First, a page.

"He's a real independent," the aide says. "No one controls him."

Spending two hours with him this week, he greets his foreign visitors warmly, shaking the hand even of the female photographer and the female translator – something many religious Muslims will not do, including Dr. Aboul Fotouh's own brother when later introduced to us.

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We watch as the candidate fields questions for an hour from an Egyptian TV interviewer, then have a chance to ask our own.

"How are you feeling," I ask, a pertinent question, since the man had been knocked unconscious just five nights before – hit with the butt of a shotgun wielded by one of four attackers who forced his car off the road, slugged Dr. Aboul Fotouh and his driver, and drove off with his car.

"I'm fine," he replied, adding that the effects of the concussion he suffered had ended.

The candidate adamantly denied he had been a victim of a rapidly-expanding wave of crimes such as armed car-jackings.

He had been a political target, he insisted, not a victim of crime. Someone was trying to scare him off, he said.

More importantly, it seemed, and counter to all evidence, Dr. Aboul Fotouh wanted to make it clear that the crime rate in Egypt has not risen.

This was an exaggeration by the media, he said, and it was frightening off foreign investment and tourism.

"I hope it will stop," he said (meaning the message, not the crime), apparently hoping we would carry this new message away with us.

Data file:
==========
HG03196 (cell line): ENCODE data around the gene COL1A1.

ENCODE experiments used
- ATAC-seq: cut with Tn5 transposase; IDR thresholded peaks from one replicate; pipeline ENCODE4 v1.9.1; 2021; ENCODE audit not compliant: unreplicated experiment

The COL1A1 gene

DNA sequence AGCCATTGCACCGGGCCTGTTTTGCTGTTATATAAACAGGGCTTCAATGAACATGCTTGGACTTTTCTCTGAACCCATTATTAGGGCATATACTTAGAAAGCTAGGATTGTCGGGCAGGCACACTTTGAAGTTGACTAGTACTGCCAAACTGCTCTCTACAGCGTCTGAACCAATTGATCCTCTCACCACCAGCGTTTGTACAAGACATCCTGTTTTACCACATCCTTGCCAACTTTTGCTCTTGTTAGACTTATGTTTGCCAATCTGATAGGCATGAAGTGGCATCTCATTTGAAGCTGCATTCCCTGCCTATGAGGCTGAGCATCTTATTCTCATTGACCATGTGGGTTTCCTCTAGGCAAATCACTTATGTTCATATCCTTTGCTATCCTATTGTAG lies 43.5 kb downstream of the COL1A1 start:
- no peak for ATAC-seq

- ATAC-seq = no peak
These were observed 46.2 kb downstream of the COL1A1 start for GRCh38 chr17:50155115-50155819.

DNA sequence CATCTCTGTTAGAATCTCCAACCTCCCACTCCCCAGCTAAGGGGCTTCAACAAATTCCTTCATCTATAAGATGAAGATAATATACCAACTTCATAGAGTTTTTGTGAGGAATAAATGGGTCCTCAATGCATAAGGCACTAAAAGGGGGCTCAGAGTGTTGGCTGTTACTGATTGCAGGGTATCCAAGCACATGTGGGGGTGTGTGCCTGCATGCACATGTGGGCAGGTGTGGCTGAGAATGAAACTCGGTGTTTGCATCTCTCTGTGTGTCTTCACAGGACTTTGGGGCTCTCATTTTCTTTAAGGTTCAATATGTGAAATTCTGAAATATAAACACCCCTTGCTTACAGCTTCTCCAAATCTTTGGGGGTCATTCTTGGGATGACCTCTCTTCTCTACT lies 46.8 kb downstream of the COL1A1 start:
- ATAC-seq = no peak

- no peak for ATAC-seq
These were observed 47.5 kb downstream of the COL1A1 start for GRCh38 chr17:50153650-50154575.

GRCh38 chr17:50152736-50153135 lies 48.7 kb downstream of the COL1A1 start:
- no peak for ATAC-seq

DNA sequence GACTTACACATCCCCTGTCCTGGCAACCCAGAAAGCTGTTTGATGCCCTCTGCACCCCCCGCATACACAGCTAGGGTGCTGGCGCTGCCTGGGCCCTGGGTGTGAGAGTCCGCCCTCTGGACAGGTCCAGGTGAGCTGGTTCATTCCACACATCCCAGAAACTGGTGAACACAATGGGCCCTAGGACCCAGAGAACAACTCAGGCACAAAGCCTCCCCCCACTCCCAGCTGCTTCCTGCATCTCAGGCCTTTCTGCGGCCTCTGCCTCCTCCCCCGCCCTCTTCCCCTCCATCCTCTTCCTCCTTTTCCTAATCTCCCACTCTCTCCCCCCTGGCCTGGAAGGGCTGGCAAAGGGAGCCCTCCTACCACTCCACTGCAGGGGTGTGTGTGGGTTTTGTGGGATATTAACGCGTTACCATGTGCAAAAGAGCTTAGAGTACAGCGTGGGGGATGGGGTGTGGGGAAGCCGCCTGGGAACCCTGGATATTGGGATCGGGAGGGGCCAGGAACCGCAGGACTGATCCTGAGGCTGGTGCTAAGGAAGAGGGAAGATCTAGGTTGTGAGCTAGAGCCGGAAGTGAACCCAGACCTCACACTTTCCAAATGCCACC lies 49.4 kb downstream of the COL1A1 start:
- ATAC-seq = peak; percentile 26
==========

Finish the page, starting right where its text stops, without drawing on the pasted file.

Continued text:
As an Islamist, Dr. Aboul Fotouh has a good chance of gaining a substantial share of the religious vote (Islamists are large enough in number to have elected religious candidates to more than 70 per cent of the seats in the new parliament), and he's just reformist enough to appeal to many less-observant Muslims (shaking hands with women will help there).

The biggest risk he faces would be if the Brotherhood decided to tell its members that it was haram (forbidden) to vote for the man – something not likely that they'll do.

On Wednesday this week, the country's election council announced that the election for president will take place May 23-24; with a run-off vote, if needed, on June 16-17.

The new president will be announced June 21, but already Dr. Aboul Fotouh is behaving presidentially – putting the best image of the country ahead of the reality of crime, and blaming the media for all the troubles.

The verdant farm fields are giving way to red-brick apartments as we pull into "Alex."

Minarets again outnumber the satellite dishes.

Dr. Aboul Fotouh is holding a major rally of his campaign workers tonight in Alexandria.

He will do well here.

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About the Author
Global Affairs reporter

As Global Affairs Writer, Patrick Martin’s primary focus is on the turbulent Middle East, to which he travels regularly. He has twice been posted to the region – from 1991-95 and from 2008-12. More